Written on 10-20-2020.
Hello darkness, my old friend.
I don’t think I’m alone in discovering that, as the COVID crisis continues—can we even call it a “crisis” any more?—it’s more like “a disaster that continues to unfold”—depression settles upon me more often than not. It comes and goes. I’ve learned to manage it pretty well. But it doesn’t disappear.
Today it comes. And not, like the fog, on little cat feet. It comes more like a blanket tossed over my head by a giant who carries me off against my will to a forest devoid of fortitude.
I want to be strong, but I am weak. I want to be happy—it is a matter of will, isn’t it? — but I am sad. I want to be over this shit. Don’t you?
My bouts of depression are almost always heralded in advance by binge eating: last night it was an unhealthy meal of hot dogs and canned beans (a childhood comfort food), followed by a desert binge of jelly beans.
When I went for the jellybeans, I should certainly have known what was coming. For my deceased husband and I, Jellybeans (specifically “jellyflops,” the misbegotten castoffs of the Jelly Belly Factory) were the gastronomic equivalent of “our song.” When we went to the opera it was de rigueur to carry a bag of these multi-colored delights to get us through the most piercing of arias. It was a beloved tradition, although perhaps not so much for our fellow opera lovers seated nearby at the War Memorial Opera House. Jim was invariably noisy with his cellophane.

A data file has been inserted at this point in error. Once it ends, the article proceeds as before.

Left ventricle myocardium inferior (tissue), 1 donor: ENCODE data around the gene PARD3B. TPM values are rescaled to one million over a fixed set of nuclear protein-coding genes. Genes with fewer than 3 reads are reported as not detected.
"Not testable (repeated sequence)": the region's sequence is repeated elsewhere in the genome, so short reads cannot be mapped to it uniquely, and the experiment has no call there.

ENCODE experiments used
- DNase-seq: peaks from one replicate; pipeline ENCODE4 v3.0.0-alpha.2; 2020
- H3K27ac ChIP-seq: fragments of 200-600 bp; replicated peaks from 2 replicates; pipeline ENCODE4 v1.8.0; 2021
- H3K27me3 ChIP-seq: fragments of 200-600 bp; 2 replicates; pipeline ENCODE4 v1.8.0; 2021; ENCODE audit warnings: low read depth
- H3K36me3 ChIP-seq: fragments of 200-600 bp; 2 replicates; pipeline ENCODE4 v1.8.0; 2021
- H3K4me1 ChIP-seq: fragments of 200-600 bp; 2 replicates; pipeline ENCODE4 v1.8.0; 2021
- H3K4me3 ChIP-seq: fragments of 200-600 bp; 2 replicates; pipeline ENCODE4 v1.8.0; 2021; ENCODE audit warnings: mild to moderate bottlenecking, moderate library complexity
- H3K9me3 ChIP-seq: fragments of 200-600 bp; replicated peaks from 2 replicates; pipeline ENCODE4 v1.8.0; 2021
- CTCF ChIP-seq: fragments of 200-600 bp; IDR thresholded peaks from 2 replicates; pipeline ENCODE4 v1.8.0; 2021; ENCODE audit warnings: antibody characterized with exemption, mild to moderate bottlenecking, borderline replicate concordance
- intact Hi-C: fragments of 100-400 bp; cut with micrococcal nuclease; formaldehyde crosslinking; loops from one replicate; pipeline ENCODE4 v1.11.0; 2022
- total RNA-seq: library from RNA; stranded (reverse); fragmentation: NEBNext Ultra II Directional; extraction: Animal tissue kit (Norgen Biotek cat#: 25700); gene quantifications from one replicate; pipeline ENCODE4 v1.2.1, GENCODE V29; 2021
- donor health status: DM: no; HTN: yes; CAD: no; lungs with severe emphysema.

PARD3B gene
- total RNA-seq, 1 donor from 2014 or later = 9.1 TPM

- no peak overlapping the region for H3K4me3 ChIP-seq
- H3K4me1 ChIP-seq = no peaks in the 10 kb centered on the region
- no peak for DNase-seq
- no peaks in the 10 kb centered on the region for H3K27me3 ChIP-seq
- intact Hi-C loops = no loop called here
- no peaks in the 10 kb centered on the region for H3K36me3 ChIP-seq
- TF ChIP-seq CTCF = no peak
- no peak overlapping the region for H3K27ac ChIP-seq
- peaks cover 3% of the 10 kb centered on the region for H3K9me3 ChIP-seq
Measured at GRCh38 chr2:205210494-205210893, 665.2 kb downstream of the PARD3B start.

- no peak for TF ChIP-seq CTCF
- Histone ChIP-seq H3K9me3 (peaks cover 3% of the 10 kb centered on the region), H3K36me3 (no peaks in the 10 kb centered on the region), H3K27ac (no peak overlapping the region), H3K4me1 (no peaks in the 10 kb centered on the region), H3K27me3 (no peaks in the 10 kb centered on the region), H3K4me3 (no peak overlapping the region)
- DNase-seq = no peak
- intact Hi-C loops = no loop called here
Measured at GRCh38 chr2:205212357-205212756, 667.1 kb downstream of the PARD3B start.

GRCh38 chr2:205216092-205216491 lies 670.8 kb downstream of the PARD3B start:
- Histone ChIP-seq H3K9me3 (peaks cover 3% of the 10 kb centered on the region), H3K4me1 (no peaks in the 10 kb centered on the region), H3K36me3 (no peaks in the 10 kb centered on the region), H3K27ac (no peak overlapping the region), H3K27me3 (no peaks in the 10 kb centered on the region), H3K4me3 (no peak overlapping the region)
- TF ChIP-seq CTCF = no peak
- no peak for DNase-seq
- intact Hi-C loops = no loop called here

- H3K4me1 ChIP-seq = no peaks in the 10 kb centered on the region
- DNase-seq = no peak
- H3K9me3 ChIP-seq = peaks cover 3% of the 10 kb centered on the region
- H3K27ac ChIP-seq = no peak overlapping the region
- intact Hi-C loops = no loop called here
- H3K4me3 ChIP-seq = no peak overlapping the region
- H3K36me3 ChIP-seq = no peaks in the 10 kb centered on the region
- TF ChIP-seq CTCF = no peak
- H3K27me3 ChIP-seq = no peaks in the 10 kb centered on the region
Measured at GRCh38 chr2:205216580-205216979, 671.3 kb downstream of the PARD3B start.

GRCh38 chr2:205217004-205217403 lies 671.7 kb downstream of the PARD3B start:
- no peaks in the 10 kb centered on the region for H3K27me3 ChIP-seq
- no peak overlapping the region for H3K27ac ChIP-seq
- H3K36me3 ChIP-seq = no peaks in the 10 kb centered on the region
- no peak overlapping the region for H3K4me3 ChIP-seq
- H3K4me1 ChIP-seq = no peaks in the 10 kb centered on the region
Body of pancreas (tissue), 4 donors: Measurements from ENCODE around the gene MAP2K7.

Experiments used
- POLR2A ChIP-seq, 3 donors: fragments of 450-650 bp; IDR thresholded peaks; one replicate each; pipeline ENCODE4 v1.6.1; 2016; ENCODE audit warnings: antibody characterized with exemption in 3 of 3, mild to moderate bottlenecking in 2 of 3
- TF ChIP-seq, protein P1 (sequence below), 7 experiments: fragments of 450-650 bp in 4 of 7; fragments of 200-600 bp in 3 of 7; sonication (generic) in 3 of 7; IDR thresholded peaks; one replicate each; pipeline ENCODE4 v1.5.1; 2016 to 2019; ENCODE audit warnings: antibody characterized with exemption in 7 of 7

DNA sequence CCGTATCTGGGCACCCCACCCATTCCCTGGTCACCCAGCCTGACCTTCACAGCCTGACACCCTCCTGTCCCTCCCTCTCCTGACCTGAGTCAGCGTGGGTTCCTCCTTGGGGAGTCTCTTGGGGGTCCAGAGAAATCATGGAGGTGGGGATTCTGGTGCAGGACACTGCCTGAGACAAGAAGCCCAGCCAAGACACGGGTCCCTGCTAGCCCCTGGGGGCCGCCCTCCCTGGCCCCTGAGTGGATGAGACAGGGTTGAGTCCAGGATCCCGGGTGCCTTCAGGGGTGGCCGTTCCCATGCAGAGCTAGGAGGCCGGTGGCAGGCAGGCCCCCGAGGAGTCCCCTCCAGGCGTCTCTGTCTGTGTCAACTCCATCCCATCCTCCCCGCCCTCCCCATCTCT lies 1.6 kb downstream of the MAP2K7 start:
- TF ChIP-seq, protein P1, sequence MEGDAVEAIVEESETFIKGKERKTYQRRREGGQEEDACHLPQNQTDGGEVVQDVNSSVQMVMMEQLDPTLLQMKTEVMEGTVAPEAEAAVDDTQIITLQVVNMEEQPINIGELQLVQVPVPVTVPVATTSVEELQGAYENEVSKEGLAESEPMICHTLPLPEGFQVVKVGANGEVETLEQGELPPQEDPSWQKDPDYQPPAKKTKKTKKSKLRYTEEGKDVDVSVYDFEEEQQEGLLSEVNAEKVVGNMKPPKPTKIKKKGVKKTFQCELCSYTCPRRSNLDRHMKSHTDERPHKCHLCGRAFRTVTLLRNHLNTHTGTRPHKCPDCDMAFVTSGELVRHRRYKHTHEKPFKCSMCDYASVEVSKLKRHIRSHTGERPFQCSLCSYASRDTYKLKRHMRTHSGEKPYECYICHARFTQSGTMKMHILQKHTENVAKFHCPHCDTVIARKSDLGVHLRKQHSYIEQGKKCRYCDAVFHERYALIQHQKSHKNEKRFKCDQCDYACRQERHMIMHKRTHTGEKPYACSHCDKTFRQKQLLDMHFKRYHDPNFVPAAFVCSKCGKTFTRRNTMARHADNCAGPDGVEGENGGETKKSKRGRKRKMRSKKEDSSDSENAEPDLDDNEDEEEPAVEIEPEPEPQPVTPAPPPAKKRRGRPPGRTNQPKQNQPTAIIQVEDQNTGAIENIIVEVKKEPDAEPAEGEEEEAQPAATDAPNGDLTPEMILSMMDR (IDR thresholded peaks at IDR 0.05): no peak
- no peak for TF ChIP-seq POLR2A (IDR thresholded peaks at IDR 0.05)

So when the alarm went off at 5 a.m. this morning (my usual and preferred wakeup time), I was not surprised to find that body and soul rebelled. I picked up the phone, silenced the alarm, deleted all the other morning reminders, turned on the electric blanket, and rolled over to sleep and fitfully dream until 10 o’clock.
I’d love to tell you that at 10 I woke up bright eyed and bushy tailed, but I felt more like I had a hangover. Making the bed, dragging myself through my morning bathroom routine, fixing coffee, and getting dressed took nearly two and a half hours.
Settling down at the computer and managing to work on this column has consumed another two and a half.
What did I do with all that time? Frankly, I have no idea. I organized a few books, read and re-read a bunch of e-mails and face book posts, walked around in circles, and—of course—imbibed a few more handfuls of jellybeans. More than a few, actually. Honesty is a good policy.
On days like this, it feels like I have fallen into a hole and the world has passed me by. It seems hard to imagine that tomorrow will be any different.
But, you know something? It will. It always is.
Here comes the Sun.
How do you like THEM jellybeans?